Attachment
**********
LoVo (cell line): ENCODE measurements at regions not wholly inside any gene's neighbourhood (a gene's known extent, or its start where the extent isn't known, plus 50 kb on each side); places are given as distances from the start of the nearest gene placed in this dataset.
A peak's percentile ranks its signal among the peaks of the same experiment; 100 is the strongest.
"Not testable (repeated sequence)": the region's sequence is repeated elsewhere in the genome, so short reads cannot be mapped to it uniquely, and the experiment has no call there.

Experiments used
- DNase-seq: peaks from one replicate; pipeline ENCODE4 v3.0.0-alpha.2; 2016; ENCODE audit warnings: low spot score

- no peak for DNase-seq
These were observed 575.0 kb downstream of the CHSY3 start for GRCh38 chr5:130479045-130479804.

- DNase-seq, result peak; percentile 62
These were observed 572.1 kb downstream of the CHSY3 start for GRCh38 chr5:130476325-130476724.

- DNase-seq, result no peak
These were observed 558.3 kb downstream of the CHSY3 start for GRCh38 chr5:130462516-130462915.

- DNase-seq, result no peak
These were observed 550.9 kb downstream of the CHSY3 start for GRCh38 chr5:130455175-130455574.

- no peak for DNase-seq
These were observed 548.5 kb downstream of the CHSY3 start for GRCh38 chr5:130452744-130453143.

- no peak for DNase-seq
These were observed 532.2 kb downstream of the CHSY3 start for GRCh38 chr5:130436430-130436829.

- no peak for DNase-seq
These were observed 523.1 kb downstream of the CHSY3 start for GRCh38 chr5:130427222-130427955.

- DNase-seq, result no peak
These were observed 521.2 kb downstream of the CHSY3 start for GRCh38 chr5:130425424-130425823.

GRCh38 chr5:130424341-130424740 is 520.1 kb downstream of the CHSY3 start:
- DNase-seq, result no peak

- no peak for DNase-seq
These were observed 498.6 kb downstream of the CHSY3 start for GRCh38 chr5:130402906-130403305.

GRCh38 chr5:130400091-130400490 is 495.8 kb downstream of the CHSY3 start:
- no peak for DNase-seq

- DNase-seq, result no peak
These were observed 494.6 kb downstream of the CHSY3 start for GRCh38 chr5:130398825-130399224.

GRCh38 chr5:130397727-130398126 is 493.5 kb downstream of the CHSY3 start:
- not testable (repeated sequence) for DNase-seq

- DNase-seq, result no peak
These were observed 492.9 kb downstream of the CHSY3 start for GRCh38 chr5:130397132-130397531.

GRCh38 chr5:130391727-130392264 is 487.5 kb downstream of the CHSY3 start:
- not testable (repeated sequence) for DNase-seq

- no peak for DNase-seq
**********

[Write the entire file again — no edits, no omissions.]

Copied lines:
LoVo (cell line): ENCODE measurements at regions not wholly inside any gene's neighbourhood (a gene's known extent, or its start where the extent isn't known, plus 50 kb on each side); places are given as distances from the start of the nearest gene placed in this dataset.
A peak's percentile ranks its signal among the peaks of the same experiment; 100 is the strongest.
"Not testable (repeated sequence)": the region's sequence is repeated elsewhere in the genome, so short reads cannot be mapped to it uniquely, and the experiment has no call there.

Experiments used
- DNase-seq: peaks from one replicate; pipeline ENCODE4 v3.0.0-alpha.2; 2016; ENCODE audit warnings: low spot score

- no peak for DNase-seq
These were observed 575.0 kb downstream of the CHSY3 start for GRCh38 chr5:130479045-130479804.

- DNase-seq, result peak; percentile 62
These were observed 572.1 kb downstream of the CHSY3 start for GRCh38 chr5:130476325-130476724.

- DNase-seq, result no peak
These were observed 558.3 kb downstream of the CHSY3 start for GRCh38 chr5:130462516-130462915.

- DNase-seq, result no peak
These were observed 550.9 kb downstream of the CHSY3 start for GRCh38 chr5:130455175-130455574.

- no peak for DNase-seq
These were observed 548.5 kb downstream of the CHSY3 start for GRCh38 chr5:130452744-130453143.

- no peak for DNase-seq
These were observed 532.2 kb downstream of the CHSY3 start for GRCh38 chr5:130436430-130436829.

- no peak for DNase-seq
These were observed 523.1 kb downstream of the CHSY3 start for GRCh38 chr5:130427222-130427955.

- DNase-seq, result no peak
These were observed 521.2 kb downstream of the CHSY3 start for GRCh38 chr5:130425424-130425823.

GRCh38 chr5:130424341-130424740 is 520.1 kb downstream of the CHSY3 start:
- DNase-seq, result no peak

- no peak for DNase-seq
These were observed 498.6 kb downstream of the CHSY3 start for GRCh38 chr5:130402906-130403305.

GRCh38 chr5:130400091-130400490 is 495.8 kb downstream of the CHSY3 start:
- no peak for DNase-seq

- DNase-seq, result no peak
These were observed 494.6 kb downstream of the CHSY3 start for GRCh38 chr5:130398825-130399224.

GRCh38 chr5:130397727-130398126 is 493.5 kb downstream of the CHSY3 start:
- not testable (repeated sequence) for DNase-seq

- DNase-seq, result no peak
These were observed 492.9 kb downstream of the CHSY3 start for GRCh38 chr5:130397132-130397531.

GRCh38 chr5:130391727-130392264 is 487.5 kb downstream of the CHSY3 start:
- not testable (repeated sequence) for DNase-seq

- no peak for DNase-seq